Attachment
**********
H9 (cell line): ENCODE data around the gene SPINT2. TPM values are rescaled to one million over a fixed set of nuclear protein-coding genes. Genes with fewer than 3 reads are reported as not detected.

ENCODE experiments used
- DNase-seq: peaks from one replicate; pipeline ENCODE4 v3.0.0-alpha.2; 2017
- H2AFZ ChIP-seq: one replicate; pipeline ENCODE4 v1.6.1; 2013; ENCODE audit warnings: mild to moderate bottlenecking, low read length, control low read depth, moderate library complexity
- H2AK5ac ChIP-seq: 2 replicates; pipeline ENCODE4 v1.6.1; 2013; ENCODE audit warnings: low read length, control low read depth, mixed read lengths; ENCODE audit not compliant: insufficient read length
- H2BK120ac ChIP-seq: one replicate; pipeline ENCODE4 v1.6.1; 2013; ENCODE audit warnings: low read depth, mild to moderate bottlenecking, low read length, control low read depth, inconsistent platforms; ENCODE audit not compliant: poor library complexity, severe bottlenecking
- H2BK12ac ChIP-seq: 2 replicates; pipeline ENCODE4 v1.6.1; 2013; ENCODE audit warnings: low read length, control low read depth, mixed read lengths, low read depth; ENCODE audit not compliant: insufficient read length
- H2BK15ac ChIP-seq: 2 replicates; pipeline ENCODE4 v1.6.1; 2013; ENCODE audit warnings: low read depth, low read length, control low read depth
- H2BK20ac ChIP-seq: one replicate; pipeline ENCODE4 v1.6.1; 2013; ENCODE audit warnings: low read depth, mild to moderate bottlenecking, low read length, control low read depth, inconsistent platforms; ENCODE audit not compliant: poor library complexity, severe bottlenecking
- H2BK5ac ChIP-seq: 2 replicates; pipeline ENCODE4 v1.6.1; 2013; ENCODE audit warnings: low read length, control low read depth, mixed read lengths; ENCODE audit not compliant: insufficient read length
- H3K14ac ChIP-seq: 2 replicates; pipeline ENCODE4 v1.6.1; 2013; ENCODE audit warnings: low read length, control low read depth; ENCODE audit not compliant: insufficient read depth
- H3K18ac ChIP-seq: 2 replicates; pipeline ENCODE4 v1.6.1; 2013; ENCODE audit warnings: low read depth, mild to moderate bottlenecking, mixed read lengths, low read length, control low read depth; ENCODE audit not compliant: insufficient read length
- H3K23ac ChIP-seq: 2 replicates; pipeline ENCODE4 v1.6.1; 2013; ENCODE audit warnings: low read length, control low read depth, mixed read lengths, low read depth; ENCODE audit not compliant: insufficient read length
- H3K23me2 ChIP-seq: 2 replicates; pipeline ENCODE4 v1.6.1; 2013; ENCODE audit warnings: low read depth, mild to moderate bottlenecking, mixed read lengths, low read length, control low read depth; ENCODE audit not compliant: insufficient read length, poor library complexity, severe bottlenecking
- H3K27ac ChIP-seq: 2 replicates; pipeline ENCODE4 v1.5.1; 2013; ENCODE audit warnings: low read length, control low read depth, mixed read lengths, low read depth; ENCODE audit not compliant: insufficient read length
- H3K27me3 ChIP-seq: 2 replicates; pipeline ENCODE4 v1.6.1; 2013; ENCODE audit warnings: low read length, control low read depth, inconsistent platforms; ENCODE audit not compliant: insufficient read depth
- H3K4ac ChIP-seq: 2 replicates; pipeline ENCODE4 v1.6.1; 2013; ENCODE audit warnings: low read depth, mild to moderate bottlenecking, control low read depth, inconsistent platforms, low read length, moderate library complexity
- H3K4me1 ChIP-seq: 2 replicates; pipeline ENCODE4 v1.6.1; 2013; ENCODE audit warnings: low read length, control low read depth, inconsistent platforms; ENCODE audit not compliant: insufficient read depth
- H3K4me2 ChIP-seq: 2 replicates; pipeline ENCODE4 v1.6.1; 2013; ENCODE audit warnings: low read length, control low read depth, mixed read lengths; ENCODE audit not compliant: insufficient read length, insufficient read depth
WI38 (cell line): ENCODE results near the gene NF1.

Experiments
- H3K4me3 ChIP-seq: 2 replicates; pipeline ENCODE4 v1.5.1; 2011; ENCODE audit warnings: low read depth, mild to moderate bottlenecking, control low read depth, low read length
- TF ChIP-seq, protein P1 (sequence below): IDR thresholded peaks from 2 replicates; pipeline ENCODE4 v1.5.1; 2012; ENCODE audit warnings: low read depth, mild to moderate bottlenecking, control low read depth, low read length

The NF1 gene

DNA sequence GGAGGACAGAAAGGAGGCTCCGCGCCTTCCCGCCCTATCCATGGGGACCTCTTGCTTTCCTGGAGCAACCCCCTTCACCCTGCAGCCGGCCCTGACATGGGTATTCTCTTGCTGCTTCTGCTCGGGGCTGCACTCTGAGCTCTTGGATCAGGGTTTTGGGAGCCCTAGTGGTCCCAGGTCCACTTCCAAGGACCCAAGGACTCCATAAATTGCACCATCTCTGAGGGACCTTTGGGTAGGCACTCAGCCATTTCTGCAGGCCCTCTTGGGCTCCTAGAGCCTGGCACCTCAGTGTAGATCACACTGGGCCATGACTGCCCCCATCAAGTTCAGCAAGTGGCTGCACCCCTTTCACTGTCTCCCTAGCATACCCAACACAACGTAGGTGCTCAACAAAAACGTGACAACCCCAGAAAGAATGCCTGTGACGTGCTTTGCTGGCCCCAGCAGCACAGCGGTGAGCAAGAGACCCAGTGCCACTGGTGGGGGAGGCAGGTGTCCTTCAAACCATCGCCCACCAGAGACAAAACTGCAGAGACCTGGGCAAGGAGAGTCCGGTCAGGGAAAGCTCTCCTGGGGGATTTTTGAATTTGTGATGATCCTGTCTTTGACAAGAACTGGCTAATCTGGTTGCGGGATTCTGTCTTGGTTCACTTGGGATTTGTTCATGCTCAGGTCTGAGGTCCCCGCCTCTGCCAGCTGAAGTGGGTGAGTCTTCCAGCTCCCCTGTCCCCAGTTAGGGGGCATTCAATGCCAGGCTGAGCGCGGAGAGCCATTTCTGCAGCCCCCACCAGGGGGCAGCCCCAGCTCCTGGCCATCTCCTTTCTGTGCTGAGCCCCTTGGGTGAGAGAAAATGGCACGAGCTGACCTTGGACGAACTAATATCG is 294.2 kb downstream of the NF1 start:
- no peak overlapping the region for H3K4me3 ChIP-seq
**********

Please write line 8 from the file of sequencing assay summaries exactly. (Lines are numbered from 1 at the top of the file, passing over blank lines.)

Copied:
- H2BK15ac ChIP-seq: 2 replicates; pipeline ENCODE4 v1.6.1; 2013; ENCODE audit warnings: low read depth, low read length, control low read depth